BMW R nineT Urban G/S 40 Years GS Edition Trial

BMW can be an intriguing combination of marketing, history and engineering. It all comes together in the BMW R nineT Urban G/S 40 Years of GS Edition – yes, that’s a mouthful. BMW started with the retro-styled R nineT and its air/oil-cooled boxer engine, and built a tribute to the brand’s heritage.BMW R nineT Urban G/S 40 Years of GS Edition Review: For SaleBMW appropriated the original G/S moniker for this GS 40 Years Edition and added Urban to let you know this bike isn’t really a Gelände/Strasse. It’s a tribute to the G/S, rather than part of the current GS range. That’s not to say you can’t ride off Urban G/S pavement—I did. However, it is a street bike at heart. The Urban G/S buyer is someone who likes the image of an off-road motorcycle, but is little interested in anything other than casual off-roading. The way BMW outfits the 40 Year Edition of the Urban G/S, which is heavily based on the R nineT Scrambler, it’s easy to see why the owner would want to stick to the streets. There are plenty of nice looking Option 719 parts, a nice paint job, gold wire spoke rim wheels and a GS embroidered seat. The only things you wouldn’t mind taking a beating are the bright yellow plastic handguards that look incredibly cheap. handles and a bend-sensitive headlight. Add a grand to the standard MSRP of $15,995 to get those goodies. Instead of the standard Continental Twinduro TKC 80 tires on the 40-Year-Old Edition, our test bike was shod in Streetier Bridgestone Battlax Adventure A41 tires. The Bridgestones don’t look quite as cool as the Contis, but make a lot more sense on a self-proclaimed urban bike.BMW R nineT Urban G/S 40 Years of GS Edition review: priceJumping on the BMW R nineT Urban G/S 40 Years of GS Edition initially seems a bit strange. The seat is oddly plush, and the tapered aluminum handlebars are wide and low. My first thought was, “This will be a pretty short test.” However, driving it around the more urban streets of LA for the day proved me wrong. When the ergonomics are outside the norm, you just have to relax and let the feeling come to you – and it does. Within an hour, I felt completely at home on the Urban G/S. If you don’t use it for a while, the feeling will come back when you get back up, but it will dissipate much faster on subsequent rides. gentleman canyon carver. With 86 lb-ft of torque on hand at 6000 rpm, the Urban G/S has the muscle to mask the bike’s 492-pound curb weight. Additionally, the low center of gravity provided by the boxer engine configuration helps make the Urban G/S maneuverable.BMW R nineT Urban G/S 40 Years of GS Edition review: MSRPWorking in traffic is a snap and lane separation is easy, unless the lane width is unusually narrow. It’s not the cylinders that get in the way, it’s the width of the handlebars. Still, most of the time, that’s not a problem. To get around in the car, just twist the throttle and let the big twin pull you where you want to be. With a fully upright seated position, you have a full view of the procedure around you. This makes it easy to stay out of trouble and cross traffic efficiently. Standing tall with wide bars and a torquey engine might not seem like fun on the highway. However, the engine revs with authority at 7250 rpm and puts 109 horsepower at your disposal. With peak torque just 1250 rpm below peak power, acceleration is delivered on demand, but never abruptly. Sixth gear is practically an overdrive, so the engine stays smooth at extra-legal speeds.BMW R nineT Urban G/S 40 Years of GS Edition Review: City MotorcycleRefueling is smooth except for a persistent hitch when fully closing the throttle. Akrapovič mufflers have a cool idiosyncratic look and a pleasant EPA-compliant sound output. The Urban in the name is no joke. Although it has off-road looks, it’s a stylish city bike that you can take anywhere and turn heads. Other riders will understand the retro look, while the uninitiated will instinctively admire and appreciate its raw appeal. Plus, this 19-inch front wheel comes in handy for tackling the poorly maintained streets of many major US cities. With urban roads such as Chevy Chase Drive in Glendale and Mulholland Drive on the southern border of the San Fernando Valley, it’s tempting never to take your BMW R nineT Urban G/S 40 Years of GS Edition beyond the city ​​limits. However, there’s plenty of fun to be had on rural roads and attractive destinations such as the canyons in and around Malibu.BMW R nineT Urban G/S 40 Years of GS Edition review : Backroads MotorcycleStepping out of the claustrophobic confines of the city and plunging the G/S into rural settings, it’s time to take advantage of Sport mode. This flavor of the R nineT is ready to rock. With torque everywhere, you can make excellent times in the canyons of your choice. Power delivery is smooth in Sport mode, so you can be as aggressive as you want. The Urban G/S isn’t light at nearly 500 pounds with the generous 4.5-gallon fuel tank filled, so it prefers a thoughtful entry. Setup for cornering is easy and cornering is confident, even with a 19-inch front wheel. and ADV angled street tire. Although twin Brembo 4-piston calipers up front are not radially mounted, they run on 320mm discs. Pad engagement is nice and soft—something that’s also appreciated around town—with plenty of power as you increase the pressure on the lever. There’s plenty of compression braking from the engine, so I rarely needed access to the BMW-branded rear caliper and its 264mm disc. Coming out of the corner is to raise the chassis—not difficult—and hit the gas. The suspension that settled in well for the turn retains its composure as you accelerate. Nothing happens quickly or unexpectedly. Casual, calculating riders can make the Urban G/S work well in the corners.BMW R nineT Urban G/S 40 Years of GS Edition Review: Moto SportThere are three power modes on the BMW Urban G/S when equipped with Ride Modes Pro, and they’re simple to explain. Sport mode has superior throttle response without compromising smoothness. If you are on the pavement and it is not wet, you will be in this mode. Dirt mode noticeably slows throttle response and makes traction control and ABS less intrusive, though undoubtedly still there. Rain mode also has a slower throttle response, but it speeds up TC and ABS. A mode button on the right handlebar selects the mode, with the results displayed on a small LCD panel on the round, analog-style speedometer. There’s no provision for fine-tuning modes – what you select is what you get.BMW R nineT Urban G/S 40 Years of GS Edition review: Boxer engineThe BMW R nineT Urban G/S 40 Years of GS Edition works wonders for urban off-roading. You might see a high-grade unpaved road, and the Urban G/S can handle that. I had spotted some interesting semi-legal unpaved and poorly paved roads in Los Angeles, and the Urban G/S was perfect for checking them out. In one instance, a law enforcement officer saw me in one of the gray areas, but a wave was all that was needed to get him going. I doubt that would have been the case if I was on a full dual-sport bike. As long as you can handle the weight and size of the bike, it’s a pleasure to explore the city. With no undercarriage protection, little ground clearance, little suspension travel and impractical standing ergonomics, you’ll want to avoid any serious off-road challenges.BMW R nineT Urban G/S 40 Years GS Edition Test: Off-Road Adventure MotorcycleBMW has done a good job with the R nineT platform. The only version I didn’t like was the extremely uncomfortable, but stylish, and now discontinued Racer. The BMW R nineT Urban G/S 40 Years of G/S Edition takes the styling of the Scramble one step further in the dirt direction. It’s not a dirt bike, but when everyone’s admiring it at your local coffee shop, we won’t spill the beans.Photography by Kelly CallanDRIVING STYLESpecifications of the BMW R nineT Urban G/S 2021ENGINE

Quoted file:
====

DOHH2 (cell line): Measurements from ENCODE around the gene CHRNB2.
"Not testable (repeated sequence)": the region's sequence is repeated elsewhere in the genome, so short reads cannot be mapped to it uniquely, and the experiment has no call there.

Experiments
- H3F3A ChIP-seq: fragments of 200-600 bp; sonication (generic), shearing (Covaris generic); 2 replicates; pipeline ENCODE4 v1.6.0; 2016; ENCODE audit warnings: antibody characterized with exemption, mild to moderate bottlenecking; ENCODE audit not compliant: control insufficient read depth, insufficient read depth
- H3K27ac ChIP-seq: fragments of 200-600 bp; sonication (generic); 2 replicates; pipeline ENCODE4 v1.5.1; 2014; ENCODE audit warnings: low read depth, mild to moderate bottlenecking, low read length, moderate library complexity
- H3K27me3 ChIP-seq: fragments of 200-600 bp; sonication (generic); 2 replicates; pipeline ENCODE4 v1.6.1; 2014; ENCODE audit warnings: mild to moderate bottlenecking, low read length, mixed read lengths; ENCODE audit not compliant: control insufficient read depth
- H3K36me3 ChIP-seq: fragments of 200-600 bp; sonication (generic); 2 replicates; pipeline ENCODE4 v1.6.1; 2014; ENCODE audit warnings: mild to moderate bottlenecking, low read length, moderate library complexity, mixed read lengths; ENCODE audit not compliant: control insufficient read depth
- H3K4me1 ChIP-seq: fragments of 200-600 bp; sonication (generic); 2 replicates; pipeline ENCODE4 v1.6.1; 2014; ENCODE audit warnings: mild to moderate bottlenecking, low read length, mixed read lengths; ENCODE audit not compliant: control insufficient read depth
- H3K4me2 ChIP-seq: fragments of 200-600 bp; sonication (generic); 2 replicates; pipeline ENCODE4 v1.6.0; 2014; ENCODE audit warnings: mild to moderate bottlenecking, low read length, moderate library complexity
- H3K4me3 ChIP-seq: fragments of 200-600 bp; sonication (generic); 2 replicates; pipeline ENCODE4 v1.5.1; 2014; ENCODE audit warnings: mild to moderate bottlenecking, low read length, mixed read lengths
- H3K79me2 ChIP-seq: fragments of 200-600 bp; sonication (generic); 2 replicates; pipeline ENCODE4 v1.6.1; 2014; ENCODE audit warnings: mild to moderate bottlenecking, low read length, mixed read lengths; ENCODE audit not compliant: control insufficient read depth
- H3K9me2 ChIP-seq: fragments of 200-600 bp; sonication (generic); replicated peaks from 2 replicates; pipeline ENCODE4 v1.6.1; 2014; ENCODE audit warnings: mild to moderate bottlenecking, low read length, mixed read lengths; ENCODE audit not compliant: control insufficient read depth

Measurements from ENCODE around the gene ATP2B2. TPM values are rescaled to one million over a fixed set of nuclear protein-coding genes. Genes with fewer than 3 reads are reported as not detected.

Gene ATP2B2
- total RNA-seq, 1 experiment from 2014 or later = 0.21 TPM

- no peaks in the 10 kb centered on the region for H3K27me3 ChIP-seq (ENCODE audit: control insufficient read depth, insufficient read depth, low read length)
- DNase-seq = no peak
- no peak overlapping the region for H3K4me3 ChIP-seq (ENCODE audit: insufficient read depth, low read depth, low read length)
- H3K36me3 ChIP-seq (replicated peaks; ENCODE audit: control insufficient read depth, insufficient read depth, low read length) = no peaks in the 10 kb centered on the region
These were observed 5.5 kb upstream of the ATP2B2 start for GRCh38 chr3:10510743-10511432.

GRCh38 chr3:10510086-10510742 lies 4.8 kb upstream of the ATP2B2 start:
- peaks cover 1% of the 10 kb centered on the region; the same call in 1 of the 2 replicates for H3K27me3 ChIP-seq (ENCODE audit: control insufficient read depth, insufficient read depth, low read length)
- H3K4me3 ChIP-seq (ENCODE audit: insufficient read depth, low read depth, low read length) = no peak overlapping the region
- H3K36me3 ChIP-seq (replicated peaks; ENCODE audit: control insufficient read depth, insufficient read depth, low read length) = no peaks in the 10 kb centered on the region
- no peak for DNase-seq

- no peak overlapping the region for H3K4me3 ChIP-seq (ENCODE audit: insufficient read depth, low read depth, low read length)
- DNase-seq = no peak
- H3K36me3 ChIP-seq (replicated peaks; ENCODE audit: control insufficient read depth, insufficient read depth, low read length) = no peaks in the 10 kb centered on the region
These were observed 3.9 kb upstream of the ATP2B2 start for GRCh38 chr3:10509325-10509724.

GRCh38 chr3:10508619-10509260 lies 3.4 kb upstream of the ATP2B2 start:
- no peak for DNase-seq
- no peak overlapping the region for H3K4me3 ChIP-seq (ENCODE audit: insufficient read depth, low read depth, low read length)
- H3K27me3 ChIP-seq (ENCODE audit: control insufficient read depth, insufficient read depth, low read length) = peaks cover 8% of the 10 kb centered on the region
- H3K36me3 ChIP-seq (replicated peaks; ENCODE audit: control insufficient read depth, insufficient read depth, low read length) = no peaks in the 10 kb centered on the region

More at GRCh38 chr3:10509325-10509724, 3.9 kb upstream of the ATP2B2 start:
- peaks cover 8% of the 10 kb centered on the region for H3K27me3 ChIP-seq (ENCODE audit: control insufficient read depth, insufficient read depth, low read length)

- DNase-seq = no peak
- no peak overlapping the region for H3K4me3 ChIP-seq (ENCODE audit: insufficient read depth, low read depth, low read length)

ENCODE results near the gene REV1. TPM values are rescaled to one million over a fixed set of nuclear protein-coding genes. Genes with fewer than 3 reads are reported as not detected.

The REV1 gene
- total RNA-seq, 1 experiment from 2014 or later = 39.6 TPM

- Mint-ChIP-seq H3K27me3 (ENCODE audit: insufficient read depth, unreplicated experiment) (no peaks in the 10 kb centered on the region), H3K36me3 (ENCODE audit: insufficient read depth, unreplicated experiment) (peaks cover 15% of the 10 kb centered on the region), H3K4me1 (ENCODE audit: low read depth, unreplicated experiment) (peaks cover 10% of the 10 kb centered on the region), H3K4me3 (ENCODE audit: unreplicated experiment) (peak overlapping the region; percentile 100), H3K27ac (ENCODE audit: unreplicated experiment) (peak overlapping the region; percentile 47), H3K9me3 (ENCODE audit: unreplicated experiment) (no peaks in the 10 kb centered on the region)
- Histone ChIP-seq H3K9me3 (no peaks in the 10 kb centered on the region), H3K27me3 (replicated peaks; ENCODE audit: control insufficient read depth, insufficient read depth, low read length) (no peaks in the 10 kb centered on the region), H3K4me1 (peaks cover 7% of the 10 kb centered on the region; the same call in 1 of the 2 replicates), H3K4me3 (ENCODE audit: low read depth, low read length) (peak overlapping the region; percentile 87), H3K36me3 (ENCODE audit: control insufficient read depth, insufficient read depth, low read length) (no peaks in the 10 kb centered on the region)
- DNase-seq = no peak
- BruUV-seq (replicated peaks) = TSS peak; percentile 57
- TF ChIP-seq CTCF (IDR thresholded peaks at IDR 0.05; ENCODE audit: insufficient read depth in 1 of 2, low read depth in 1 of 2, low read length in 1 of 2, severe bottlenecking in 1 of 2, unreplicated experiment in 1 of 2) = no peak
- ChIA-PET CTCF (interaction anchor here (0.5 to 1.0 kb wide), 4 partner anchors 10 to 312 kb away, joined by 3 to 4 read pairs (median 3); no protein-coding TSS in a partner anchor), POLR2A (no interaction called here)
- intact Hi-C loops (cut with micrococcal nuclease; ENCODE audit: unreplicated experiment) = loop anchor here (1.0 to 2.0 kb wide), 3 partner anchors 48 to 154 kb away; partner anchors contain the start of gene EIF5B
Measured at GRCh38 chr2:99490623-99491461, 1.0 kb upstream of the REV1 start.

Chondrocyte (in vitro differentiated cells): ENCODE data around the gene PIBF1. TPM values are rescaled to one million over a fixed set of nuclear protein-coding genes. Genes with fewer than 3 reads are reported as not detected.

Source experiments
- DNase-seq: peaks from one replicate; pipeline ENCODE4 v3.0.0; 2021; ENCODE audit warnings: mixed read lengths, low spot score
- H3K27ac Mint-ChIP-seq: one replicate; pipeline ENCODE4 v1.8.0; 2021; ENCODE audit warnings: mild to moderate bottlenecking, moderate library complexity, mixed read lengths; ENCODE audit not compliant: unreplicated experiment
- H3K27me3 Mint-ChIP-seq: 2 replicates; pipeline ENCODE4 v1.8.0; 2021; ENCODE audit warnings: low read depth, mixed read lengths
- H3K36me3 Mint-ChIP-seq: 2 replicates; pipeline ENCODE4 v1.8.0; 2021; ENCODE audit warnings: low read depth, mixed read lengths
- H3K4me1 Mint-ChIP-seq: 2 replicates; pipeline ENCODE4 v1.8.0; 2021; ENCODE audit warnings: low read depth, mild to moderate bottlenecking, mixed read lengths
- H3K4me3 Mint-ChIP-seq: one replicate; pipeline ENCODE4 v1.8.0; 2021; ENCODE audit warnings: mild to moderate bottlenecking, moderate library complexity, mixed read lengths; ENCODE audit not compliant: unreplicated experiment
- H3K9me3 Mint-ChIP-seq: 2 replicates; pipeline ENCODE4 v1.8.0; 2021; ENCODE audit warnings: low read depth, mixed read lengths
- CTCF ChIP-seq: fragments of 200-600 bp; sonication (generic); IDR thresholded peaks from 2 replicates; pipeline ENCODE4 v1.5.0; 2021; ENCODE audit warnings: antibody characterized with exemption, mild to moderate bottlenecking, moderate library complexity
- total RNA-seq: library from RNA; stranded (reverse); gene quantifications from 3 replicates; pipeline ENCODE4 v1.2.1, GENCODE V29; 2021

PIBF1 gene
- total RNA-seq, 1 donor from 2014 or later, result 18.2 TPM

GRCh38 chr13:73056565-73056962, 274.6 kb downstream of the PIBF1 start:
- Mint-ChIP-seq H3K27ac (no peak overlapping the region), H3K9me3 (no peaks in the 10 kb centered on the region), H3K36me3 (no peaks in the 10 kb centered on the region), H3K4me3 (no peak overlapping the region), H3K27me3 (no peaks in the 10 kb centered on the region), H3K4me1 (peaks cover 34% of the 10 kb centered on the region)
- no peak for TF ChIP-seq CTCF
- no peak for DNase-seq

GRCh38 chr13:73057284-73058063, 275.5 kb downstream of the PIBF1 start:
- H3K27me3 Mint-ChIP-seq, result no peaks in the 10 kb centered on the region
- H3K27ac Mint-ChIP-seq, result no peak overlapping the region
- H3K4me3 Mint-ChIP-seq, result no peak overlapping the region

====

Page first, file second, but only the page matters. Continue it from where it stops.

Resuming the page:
• Type: Horizontally Opposed Twin
  • Displacement: 1170cc
  • Bore x stroke: 101 x 73mm
  • Compression ratio: 12.0:1
  • Maximum power: 109 horsepower at 7750 rpm
  • Maximum torque: 86 ft-lbs at 6,000 rpm
  • Maximum speed: more than 200 km/h
  • Fueling: EFI with 50mm throttle body
  • Valvetrain: DOHC; 4vpc
  • Cooling: Air/oil
  • Exhaust: closed-loop three-way catalytic converter
  • Transmission: 6 speed
  • Clutch: Hydraulically actuated single-plate dry clutch
  • Final drive: cardan shaft


  • Frame: Truss tube with stressed member motor
  • Front suspension: 43 mm non-adjustable fork; 4.9 inches of travel
  • Rear suspension: Shock absorber adjustable in spring preload and rebound; 5.5 inches of travel
  • Wheels: wire spokes with aluminum rims
  • Front wheel: 19 x 3.0
  • Rear wheel: 17×4.5
  • Tyres: Bridgestone Battlax Adventure A41
  • Front tyre: 120/70×19
  • Rear tyre: 170/60×17
  • Front Brakes: 320mm floating discs with Brembo 4-piston caliper
  • Rear brake: 264mm fixed disc with 2-piston floating caliper
  • ABS: Standard


  • Wheelbase: 60.1 inches
  • Rake: 28.5 degrees
  • Trail: 4.4 inches
  • Seat height: 33.5 inches
  • Fuel capacity: 4.5 gallons
  • Estimated fuel consumption: 44 mpg
  • Curb Weight: 492 lbs.
  • Color: 40 Years Edition GS

BMW R nineT Urban G/S 40 Years of GS Edition Price: $15,995 MSRP ($16,995 as tested)

BMW R nineT Urban G/S 40 Year GS Edition Test Photo Gallery